Instruction of Amenemope and Proverbs 22:17-24:22?


Did Solomon copy the Instruction of Amenemope in Proverbs 22:17-24:22? If copied, doesn't this mean the Scripture is not inspired of God?


Proverbs 22:17-24:22 speaks of the thirty sayings of the wise. There are some features of its content and style that appear to follow the "Instruction of Amenemope" (ca. 1300-1075 B.C.); an ancient Egyptian piece of literature dated prior to the Book of Proverbs (960-686 B.C.). However, this does not in any way effect the inspiration of Scripture.

First, God is the author of all truth, both of Special Revelation and General Revelation. No matter who says or writes the truth first, it does not effect its truthfulness, inspiration, authority, or reliability. Truth = Truth (1+1=2), no matter who says it first.

Second, let's look at Proverbs 22:17-21. I agree with Rev. Matthew W. Kingsbury (The Presbyterian Curmudgeon, June 2012), who says it forms a chiastic pattern; a literary device in which a sequence of thought is presented and then repeated in reverse order:

  • A. exhortation + motive (Prov 22:17-18)

    • B. motive + exhortation (Prov 22:19)
  • A'. exhortation + motive (Prov 22:20-21)

As can be seen, Proverbs 22:17-22 central focus is upon Yahweh (Prov 22:19). So, if Solomon is borrowing from the "Instruction of Amenemop," he does so by putting the truth of the wisdom derived from it in its proper context; glorifying God its true author (2 Tim 3:16-17; 2 Pet 1:20-21).

Third, since God innately implants a General Revelation of himself in every man (Rom 2:14-15; cf. Isa 44:9-20; Acts 14:8-19) and he also continues to reveal himself in his creation, nature, and by his works (Psa 19:1-2; Acts 14:17), we should expect some overlap of ideas between the Bible and other writings. "Proverbs is striking similar in structure and content to comparable wisdom literature from Egypt, Mesopotamia and the Levant that dates from before the time of Solomon" (see the "Overview of the Book of Proverbs" below).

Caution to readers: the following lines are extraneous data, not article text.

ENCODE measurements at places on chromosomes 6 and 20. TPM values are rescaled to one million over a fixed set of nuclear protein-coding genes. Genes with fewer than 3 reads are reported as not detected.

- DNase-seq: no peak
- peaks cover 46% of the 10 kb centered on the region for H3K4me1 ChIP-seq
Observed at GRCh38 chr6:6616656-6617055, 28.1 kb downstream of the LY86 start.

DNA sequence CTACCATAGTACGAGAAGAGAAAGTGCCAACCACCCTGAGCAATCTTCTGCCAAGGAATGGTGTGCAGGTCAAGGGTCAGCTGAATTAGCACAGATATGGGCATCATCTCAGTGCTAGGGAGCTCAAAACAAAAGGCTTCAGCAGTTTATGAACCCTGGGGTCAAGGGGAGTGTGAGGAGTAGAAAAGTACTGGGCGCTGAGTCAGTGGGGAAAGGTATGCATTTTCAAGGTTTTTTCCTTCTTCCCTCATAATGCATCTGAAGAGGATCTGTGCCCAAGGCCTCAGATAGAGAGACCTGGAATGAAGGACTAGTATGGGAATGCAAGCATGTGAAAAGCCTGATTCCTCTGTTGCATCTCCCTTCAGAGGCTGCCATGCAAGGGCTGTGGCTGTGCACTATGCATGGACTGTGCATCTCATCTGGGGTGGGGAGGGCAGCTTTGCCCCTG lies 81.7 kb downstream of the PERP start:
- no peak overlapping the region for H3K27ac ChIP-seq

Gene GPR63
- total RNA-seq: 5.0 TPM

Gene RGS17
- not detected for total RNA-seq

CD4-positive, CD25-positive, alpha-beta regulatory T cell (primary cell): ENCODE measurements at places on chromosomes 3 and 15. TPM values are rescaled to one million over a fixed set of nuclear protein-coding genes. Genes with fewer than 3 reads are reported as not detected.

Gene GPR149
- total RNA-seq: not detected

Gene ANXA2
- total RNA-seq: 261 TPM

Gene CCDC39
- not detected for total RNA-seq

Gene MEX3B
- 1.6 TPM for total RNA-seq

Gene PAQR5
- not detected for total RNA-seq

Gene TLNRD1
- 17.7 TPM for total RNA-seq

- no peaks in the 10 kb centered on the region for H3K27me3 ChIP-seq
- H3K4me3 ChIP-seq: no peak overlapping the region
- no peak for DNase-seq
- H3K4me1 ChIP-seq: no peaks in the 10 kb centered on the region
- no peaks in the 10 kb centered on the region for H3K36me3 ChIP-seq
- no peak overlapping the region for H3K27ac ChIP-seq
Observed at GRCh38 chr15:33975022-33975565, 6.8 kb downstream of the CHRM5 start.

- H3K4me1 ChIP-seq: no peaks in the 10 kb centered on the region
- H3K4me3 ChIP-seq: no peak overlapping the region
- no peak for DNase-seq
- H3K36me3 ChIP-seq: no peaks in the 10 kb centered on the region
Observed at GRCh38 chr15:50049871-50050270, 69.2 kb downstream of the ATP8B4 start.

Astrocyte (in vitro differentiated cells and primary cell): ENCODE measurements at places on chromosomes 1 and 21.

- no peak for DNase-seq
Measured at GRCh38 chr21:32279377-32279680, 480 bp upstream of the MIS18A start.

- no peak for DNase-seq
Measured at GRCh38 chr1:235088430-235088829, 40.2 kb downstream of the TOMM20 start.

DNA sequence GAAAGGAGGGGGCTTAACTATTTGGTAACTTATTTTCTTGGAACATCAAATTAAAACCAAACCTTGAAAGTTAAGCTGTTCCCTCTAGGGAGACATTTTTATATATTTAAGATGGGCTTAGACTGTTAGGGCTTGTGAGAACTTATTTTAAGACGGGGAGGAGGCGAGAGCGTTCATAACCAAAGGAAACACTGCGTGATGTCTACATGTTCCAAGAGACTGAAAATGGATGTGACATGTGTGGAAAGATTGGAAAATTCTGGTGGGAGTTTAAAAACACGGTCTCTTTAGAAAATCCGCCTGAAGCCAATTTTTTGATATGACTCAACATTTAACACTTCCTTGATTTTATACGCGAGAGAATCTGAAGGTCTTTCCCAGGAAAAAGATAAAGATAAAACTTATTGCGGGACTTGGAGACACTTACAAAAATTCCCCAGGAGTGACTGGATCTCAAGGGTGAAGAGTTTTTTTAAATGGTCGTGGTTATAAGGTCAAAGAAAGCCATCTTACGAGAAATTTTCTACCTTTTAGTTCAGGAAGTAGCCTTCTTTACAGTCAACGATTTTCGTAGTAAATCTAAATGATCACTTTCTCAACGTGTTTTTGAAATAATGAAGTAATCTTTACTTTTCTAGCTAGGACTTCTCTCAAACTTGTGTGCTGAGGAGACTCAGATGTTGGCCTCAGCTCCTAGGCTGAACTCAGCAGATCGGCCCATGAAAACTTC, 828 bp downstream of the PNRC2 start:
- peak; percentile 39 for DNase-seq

Note: The Bible often speaks of other works (Num 21:14; Josh 10:13; 1 Chron 9:1; 27:24; 29:29; 2 Chron 12:15; 13:22; 20:34; 26:22; 27:7; 32:32; 33:18; 35:4, 27; 36:8; Esther 2:23; 6:1; Mal 3:16, etc.). It also uses other works - "Jude is also noteworthy for its use of non-Biblical and Apocryphal materials." See "Apocrypha Accounts?" below. "Other examples include Peter's use of similar apocalyptic literature (2 Peter) and Paul's use of the Jewish tradition (i.e. see his elaboration of Exod. 7:11 in 2 Tim. 3:8) as well as his quotations of pagan poets (Acts 17:28; 1 Cor 15:33; Tit 1:12)." See "Overview of the Book of Jude" below.

Related Topics:

What are Biblical Chiasms?
Overview of the Book of Proverbs
Apocrypha Accounts?
Overview of the Book of Jude
The Inspiration and Authority of Scripture
The Authority of Scripture

Answer by Dr. Joseph R. Nally, Jr.

Dr. Joseph R. Nally, Jr., D.D., M.Div. is the Theological Editor at Third Millennium Ministries (Thirdmill).